If cyclists were to use football parlance then Wednesday at La Rosiere was such a moment for Mikel Nieve of Mitchelton-Scott to feel “gutted” when after a lengthy breakaway on Stage 11 of the Tour de France, his efforts fell asunder. Just a few hundred of metres from the finish line. His former Sky teammates, Geraint Thomas and Chris Froome, flashing past Frosty – as he was named by Sky – to leave the Spaniard fifth despite a hard day’s work. Indeed, leading on his own on the final kilometres of the climb. But such is the sport of cycling that it so often features thankless moments and drains any sentimentality one might feel. Perhaps part of the overall fascination of the sport even amidst the perennial drug allegations.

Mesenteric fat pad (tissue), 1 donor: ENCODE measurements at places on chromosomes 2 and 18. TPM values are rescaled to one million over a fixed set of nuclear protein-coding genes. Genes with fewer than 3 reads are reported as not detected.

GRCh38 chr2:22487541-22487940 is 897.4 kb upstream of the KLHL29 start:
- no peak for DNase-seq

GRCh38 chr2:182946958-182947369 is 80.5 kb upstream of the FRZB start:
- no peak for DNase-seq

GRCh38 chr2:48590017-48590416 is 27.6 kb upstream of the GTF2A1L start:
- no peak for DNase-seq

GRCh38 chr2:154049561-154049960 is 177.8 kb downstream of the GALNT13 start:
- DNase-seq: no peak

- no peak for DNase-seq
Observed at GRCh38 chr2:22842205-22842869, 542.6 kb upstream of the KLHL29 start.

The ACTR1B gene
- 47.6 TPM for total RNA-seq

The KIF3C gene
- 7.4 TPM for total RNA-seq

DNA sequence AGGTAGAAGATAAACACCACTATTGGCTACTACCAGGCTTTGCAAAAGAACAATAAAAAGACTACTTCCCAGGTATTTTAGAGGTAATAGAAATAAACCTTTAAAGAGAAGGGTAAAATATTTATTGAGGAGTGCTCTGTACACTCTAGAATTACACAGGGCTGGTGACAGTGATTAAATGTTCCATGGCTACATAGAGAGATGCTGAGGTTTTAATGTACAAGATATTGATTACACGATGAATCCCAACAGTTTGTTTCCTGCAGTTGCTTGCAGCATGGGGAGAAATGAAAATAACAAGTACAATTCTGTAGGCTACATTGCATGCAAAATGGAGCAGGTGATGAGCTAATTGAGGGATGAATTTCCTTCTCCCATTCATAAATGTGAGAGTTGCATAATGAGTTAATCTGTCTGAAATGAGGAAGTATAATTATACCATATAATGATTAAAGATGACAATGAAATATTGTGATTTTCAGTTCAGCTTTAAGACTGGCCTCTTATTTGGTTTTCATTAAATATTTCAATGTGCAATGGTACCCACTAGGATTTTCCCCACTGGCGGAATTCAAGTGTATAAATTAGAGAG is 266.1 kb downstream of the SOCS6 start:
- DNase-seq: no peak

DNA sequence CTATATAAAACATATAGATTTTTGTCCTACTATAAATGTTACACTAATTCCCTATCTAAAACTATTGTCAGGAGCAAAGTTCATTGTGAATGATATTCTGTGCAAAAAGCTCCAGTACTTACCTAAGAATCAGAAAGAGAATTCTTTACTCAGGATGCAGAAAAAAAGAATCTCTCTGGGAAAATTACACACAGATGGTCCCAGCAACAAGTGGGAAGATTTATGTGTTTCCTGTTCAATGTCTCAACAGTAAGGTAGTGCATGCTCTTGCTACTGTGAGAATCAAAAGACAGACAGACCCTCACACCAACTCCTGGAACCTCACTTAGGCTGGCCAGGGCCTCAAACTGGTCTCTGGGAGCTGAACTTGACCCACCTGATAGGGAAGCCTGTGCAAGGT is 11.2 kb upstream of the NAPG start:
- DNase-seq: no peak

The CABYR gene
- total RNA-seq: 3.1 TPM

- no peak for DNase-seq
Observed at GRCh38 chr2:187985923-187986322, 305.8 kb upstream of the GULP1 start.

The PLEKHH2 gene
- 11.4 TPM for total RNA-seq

The sheer physical demands of the Alpine stages are always full of drama and require super human effort. Which although can offer enthralling spectacle it also means that performance enhancement is part and parcel of it all. A history of the Tour which goes well beyond just Lance Armstrong and a total list that is almost endless: Alberto Contador, Marco Pantani, Pedro Delgado, Thomas Ullrich, Richard Virenque – to just name a few. Curiously, in recent times it is the fate of the one-time domestiques of Team Sky that offer a footnote to these events. As once outside the team and that bubble their air of invincibility as individuals fades. All of a sudden real life embraces them one by one with Nieve experiencing that on Wednesday.